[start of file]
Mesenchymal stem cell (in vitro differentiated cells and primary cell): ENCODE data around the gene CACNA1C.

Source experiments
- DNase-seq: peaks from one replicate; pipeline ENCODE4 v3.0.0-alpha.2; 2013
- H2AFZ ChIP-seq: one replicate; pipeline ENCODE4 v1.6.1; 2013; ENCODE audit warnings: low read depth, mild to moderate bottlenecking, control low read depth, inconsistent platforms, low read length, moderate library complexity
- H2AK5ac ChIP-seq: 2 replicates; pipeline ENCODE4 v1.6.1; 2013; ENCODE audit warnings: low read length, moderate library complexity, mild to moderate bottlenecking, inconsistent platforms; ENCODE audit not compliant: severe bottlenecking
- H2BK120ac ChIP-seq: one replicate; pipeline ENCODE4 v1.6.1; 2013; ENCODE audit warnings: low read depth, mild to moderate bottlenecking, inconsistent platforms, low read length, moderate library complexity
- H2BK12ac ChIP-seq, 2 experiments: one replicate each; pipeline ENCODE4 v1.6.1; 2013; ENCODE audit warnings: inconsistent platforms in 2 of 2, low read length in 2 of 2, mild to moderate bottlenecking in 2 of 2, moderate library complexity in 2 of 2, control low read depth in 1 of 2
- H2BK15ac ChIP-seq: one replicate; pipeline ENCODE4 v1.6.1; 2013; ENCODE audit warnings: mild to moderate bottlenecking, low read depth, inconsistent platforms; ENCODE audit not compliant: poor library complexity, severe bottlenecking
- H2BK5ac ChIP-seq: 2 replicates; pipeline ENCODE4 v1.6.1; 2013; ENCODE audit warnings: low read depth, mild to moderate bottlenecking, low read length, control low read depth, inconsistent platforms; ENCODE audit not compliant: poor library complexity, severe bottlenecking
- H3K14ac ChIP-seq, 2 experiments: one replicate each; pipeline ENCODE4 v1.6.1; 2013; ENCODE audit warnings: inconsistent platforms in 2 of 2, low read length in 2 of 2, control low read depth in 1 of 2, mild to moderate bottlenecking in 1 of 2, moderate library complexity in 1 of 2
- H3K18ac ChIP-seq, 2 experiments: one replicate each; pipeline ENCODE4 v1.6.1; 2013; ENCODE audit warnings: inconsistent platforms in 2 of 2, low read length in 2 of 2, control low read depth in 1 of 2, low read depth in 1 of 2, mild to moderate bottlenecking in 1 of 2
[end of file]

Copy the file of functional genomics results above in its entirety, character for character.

Mesenchymal stem cell (in vitro differentiated cells and primary cell): ENCODE data around the gene CACNA1C.

Source experiments
- DNase-seq: peaks from one replicate; pipeline ENCODE4 v3.0.0-alpha.2; 2013
- H2AFZ ChIP-seq: one replicate; pipeline ENCODE4 v1.6.1; 2013; ENCODE audit warnings: low read depth, mild to moderate bottlenecking, control low read depth, inconsistent platforms, low read length, moderate library complexity
- H2AK5ac ChIP-seq: 2 replicates; pipeline ENCODE4 v1.6.1; 2013; ENCODE audit warnings: low read length, moderate library complexity, mild to moderate bottlenecking, inconsistent platforms; ENCODE audit not compliant: severe bottlenecking
- H2BK120ac ChIP-seq: one replicate; pipeline ENCODE4 v1.6.1; 2013; ENCODE audit warnings: low read depth, mild to moderate bottlenecking, inconsistent platforms, low read length, moderate library complexity
- H2BK12ac ChIP-seq, 2 experiments: one replicate each; pipeline ENCODE4 v1.6.1; 2013; ENCODE audit warnings: inconsistent platforms in 2 of 2, low read length in 2 of 2, mild to moderate bottlenecking in 2 of 2, moderate library complexity in 2 of 2, control low read depth in 1 of 2
- H2BK15ac ChIP-seq: one replicate; pipeline ENCODE4 v1.6.1; 2013; ENCODE audit warnings: mild to moderate bottlenecking, low read depth, inconsistent platforms; ENCODE audit not compliant: poor library complexity, severe bottlenecking
- H2BK5ac ChIP-seq: 2 replicates; pipeline ENCODE4 v1.6.1; 2013; ENCODE audit warnings: low read depth, mild to moderate bottlenecking, low read length, control low read depth, inconsistent platforms; ENCODE audit not compliant: poor library complexity, severe bottlenecking
- H3K14ac ChIP-seq, 2 experiments: one replicate each; pipeline ENCODE4 v1.6.1; 2013; ENCODE audit warnings: inconsistent platforms in 2 of 2, low read length in 2 of 2, control low read depth in 1 of 2, mild to moderate bottlenecking in 1 of 2, moderate library complexity in 1 of 2
- H3K18ac ChIP-seq, 2 experiments: one replicate each; pipeline ENCODE4 v1.6.1; 2013; ENCODE audit warnings: inconsistent platforms in 2 of 2, low read length in 2 of 2, control low read depth in 1 of 2, low read depth in 1 of 2, mild to moderate bottlenecking in 1 of 2